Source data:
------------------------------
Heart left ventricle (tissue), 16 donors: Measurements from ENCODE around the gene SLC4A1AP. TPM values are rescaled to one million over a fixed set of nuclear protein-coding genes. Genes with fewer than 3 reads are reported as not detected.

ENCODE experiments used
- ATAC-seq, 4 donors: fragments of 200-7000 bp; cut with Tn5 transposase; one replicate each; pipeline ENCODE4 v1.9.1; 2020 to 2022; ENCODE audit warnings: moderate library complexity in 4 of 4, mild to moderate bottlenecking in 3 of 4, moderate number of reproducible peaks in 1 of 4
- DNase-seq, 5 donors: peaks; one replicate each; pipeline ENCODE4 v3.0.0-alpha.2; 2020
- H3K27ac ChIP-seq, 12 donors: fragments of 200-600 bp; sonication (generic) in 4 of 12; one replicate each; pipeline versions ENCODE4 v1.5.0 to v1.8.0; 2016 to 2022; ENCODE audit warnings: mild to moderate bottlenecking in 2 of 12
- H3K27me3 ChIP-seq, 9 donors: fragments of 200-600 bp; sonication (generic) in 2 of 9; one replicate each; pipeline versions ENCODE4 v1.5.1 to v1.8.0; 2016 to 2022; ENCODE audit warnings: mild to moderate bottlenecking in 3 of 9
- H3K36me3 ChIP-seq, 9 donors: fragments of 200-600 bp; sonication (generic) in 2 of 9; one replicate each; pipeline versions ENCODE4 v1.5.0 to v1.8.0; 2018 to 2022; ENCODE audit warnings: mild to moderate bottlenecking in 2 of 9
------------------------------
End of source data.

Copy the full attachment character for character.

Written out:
Heart left ventricle (tissue), 16 donors: Measurements from ENCODE around the gene SLC4A1AP. TPM values are rescaled to one million over a fixed set of nuclear protein-coding genes. Genes with fewer than 3 reads are reported as not detected.

ENCODE experiments used
- ATAC-seq, 4 donors: fragments of 200-7000 bp; cut with Tn5 transposase; one replicate each; pipeline ENCODE4 v1.9.1; 2020 to 2022; ENCODE audit warnings: moderate library complexity in 4 of 4, mild to moderate bottlenecking in 3 of 4, moderate number of reproducible peaks in 1 of 4
- DNase-seq, 5 donors: peaks; one replicate each; pipeline ENCODE4 v3.0.0-alpha.2; 2020
- H3K27ac ChIP-seq, 12 donors: fragments of 200-600 bp; sonication (generic) in 4 of 12; one replicate each; pipeline versions ENCODE4 v1.5.0 to v1.8.0; 2016 to 2022; ENCODE audit warnings: mild to moderate bottlenecking in 2 of 12
- H3K27me3 ChIP-seq, 9 donors: fragments of 200-600 bp; sonication (generic) in 2 of 9; one replicate each; pipeline versions ENCODE4 v1.5.1 to v1.8.0; 2016 to 2022; ENCODE audit warnings: mild to moderate bottlenecking in 3 of 9
- H3K36me3 ChIP-seq, 9 donors: fragments of 200-600 bp; sonication (generic) in 2 of 9; one replicate each; pipeline versions ENCODE4 v1.5.0 to v1.8.0; 2018 to 2022; ENCODE audit warnings: mild to moderate bottlenecking in 2 of 9